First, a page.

A 22-year-old Mexico woman won the Miss Universe pageant Monday night after donning a flowing red gown and telling an audience it's important to teach kids family values.
Jimena Navarrete of Guadalajara was first contestant to answer an interview question onstage and the last of 83 standing in the headline-grabbing pageant on the Las Vegas Strip.
"I want to give my parents a big hug," she said at a news conference after the pageant. "There was a lot of effort and a lot of sacrifice."
The train of her single-strap dress floated behind her like a sheet as she walked during the evening gown competition. Before that, she smiled in a violet bikini as she confidently strutted across the stage.
Asked by Olympic gold-medal figure skater Evan Lysacek how she felt about unsupervised Internet use, Navarrete said the Internet is important but parents need to be careful and watch over their kids.
"I do believe that Internet is an indispensable, necessary tool for the present time," she said through an interpreter. "We must be sure to teach them the values that we learned as a family."
First runner-up was Miss Jamaica Yendi Phillipps, while second runner-up was Miss Australia Jesinta Campbell.
Navarrete said she didn't expect to win.
"I did feel surprised," she said. "I was like in a state of shock."
Navarrete — who's been modeling since she was 15 — is Mexico's second Miss Universe. Lupita Jones of Mexico won the title in 1991. Navarrete replaces Miss Universe 2009 Stefania Fernandez of Venezuela.
Navarrete's win thwarted Miss Venezuela Marelisa Gibson from giving the South American country a third consecutive victory. Neither Gibson nor Miss USA Rima Fakih made the top 15 finalists.
Navarrete was immediately congratulated on Twitter by Mexican President Felipe Calderon and his wife, Margarita Zavala.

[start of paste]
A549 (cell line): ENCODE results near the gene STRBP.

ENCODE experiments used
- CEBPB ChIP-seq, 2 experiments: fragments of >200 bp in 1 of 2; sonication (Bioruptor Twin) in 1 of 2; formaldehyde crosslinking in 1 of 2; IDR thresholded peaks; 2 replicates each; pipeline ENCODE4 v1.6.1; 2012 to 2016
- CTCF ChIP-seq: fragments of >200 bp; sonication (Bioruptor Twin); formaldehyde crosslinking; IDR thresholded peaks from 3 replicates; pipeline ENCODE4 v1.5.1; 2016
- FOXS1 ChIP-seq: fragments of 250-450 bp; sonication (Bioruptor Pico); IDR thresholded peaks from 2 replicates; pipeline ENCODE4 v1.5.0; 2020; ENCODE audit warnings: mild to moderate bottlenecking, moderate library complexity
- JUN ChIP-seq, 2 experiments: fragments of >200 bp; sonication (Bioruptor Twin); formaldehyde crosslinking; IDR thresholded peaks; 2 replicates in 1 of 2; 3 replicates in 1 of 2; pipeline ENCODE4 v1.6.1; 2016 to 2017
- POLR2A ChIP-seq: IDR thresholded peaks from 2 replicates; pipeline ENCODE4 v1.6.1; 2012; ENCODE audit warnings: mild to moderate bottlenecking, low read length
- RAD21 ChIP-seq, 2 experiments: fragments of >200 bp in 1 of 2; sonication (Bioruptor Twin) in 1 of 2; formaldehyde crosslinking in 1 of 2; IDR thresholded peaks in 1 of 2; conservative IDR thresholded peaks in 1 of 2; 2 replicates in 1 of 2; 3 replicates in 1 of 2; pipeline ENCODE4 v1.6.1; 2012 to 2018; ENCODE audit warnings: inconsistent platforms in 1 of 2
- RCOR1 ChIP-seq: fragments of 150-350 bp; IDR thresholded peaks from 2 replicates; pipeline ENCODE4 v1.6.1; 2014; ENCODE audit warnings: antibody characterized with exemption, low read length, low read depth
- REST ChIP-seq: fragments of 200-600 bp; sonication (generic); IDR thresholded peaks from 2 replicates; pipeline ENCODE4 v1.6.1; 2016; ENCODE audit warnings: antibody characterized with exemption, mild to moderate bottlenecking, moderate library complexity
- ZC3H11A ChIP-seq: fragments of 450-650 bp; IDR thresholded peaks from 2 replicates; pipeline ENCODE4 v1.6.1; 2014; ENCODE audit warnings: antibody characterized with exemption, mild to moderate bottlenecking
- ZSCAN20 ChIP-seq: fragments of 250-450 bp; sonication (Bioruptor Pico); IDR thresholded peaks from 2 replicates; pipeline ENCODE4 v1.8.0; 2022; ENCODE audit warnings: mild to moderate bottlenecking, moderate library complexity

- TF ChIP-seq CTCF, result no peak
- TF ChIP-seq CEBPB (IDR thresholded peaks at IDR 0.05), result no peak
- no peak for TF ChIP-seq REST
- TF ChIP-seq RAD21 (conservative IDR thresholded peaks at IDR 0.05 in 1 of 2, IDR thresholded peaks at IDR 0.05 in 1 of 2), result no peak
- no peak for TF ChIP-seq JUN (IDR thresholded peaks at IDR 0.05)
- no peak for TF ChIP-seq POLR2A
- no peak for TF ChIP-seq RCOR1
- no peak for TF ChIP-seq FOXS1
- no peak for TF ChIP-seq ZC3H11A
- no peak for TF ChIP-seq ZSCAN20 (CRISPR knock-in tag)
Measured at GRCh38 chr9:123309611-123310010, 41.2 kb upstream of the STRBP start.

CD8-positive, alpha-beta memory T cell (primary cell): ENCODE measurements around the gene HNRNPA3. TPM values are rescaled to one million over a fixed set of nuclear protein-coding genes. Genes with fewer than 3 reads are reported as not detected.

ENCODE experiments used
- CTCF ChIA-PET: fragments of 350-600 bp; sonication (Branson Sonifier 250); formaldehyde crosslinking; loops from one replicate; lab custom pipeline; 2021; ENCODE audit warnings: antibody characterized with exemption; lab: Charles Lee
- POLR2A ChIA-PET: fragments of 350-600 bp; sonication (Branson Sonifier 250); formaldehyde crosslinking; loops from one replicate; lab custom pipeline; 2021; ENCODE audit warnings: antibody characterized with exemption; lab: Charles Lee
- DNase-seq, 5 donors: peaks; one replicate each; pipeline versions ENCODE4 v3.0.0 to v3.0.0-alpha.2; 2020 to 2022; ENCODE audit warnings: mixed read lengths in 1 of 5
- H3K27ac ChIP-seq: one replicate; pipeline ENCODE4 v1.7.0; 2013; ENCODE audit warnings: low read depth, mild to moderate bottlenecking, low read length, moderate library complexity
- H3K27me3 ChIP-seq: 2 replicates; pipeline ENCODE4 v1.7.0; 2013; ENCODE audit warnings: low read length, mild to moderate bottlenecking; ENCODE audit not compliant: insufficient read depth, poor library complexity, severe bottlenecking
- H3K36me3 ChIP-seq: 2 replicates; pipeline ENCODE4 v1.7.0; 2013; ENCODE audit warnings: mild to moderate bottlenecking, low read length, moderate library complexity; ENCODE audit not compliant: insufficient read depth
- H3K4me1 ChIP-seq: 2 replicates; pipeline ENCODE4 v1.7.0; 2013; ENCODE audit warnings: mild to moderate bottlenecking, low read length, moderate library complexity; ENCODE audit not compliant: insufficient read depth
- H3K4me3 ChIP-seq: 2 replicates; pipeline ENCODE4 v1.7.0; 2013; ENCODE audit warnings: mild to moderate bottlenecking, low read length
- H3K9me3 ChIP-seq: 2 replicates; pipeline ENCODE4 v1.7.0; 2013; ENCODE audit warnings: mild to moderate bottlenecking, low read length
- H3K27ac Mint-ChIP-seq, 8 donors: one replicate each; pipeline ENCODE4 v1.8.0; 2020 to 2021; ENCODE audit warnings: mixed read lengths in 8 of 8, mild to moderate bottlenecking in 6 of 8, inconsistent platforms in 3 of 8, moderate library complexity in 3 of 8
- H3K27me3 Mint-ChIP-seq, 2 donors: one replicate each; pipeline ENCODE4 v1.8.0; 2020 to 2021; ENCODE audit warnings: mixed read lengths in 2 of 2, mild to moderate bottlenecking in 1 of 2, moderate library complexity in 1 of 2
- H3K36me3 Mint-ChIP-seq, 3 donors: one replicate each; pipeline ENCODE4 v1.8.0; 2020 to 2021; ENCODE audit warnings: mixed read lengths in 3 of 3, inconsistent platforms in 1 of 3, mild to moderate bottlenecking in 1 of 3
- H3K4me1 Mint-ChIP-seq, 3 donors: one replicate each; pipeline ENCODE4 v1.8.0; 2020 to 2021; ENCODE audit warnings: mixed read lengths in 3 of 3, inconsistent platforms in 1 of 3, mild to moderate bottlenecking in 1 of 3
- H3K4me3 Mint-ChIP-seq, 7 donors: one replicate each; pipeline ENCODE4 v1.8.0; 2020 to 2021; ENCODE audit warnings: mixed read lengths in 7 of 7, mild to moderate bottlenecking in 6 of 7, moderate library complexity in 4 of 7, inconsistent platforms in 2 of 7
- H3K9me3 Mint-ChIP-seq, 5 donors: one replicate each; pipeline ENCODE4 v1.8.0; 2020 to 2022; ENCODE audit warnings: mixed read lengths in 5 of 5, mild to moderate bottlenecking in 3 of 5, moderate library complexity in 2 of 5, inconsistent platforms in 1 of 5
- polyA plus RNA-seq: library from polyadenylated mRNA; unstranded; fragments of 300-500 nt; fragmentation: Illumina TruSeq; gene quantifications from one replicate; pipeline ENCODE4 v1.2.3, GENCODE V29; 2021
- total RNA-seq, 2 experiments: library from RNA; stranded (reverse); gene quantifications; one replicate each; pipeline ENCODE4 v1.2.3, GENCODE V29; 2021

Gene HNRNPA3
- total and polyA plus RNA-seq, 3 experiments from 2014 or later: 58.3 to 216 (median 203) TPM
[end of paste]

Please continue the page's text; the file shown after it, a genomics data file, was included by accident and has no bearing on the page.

"Congratulations to Jimena Navarrete for her deserved victory as Miss Universe," Calderon said. "This will serve Mexico, (and) our image as a country."
With fans in some 190 countries watching on television and keeping tabs on social networks, Navarrete and her competitors introduced themselves while wearing over-the-top national costumes. They then danced in silver and black dresses for the show's opening number before the top 15 finalists were announced.
The final 15 walked in swimsuits while Cirque du Soleil musicians played Elvis Presley songs including "Viva Las Vegas." The last 10 impressed in their gowns while John Legend and the Roots played a soulful medley including "Save Room."
By the end of the show, seven of the top 10 trending topics on Twitter had to do with the pageant, its contestants, its judges or owner Donald Trump. The mogul co-owns the pageant with TV network NBC.
The show was without any major gaffes, except for Miss Philippines' answer when asked what her biggest mistake in life was and how she fixed it.
"In my 22 years of existence, I can say there is nothing major," Venus Raj said.
Before the pageant, Raj was rated among the top contestants in an online poll on the pageant's website. She finished in fifth place.
Navarrete won a package of prizes including an undisclosed salary, a luxury New York apartment with living expenses, a one-year scholarship to the New York Film Academy with housing after her reign, plus jewelry, clothes and shoes fit for a beauty champion.
Campbell won the Miss Congeniality Universe award. Miss Thailand Fonthip Watcharatrakul won Miss Photogenic Universe and a second award for having the best national costume.
Fakih, a 24-year-old Lebanese immigrant from Dearborn, Mich., spurred celebrations among Arab-Americans when she won Miss USA. Pageant records aren't detailed enough to show whether Fakih is the first Arab-American, Muslim or immigrant to win Miss USA.
Miss USA has not been named Miss Universe since Brook Lee won the title in 1997.
Lysacek was one of this year's nine celebrity judges. The others were actresses Jane Seymour and Chynna Phillips; actors Chazz Palminteri and William Baldwin; magician Criss Angel; MSNBC anchor Tamron Hall; drummer Shiela E.; and supermodel Niki Taylor.
Associated Press writer Olga Ramirez in Mexico City contributed to this report.
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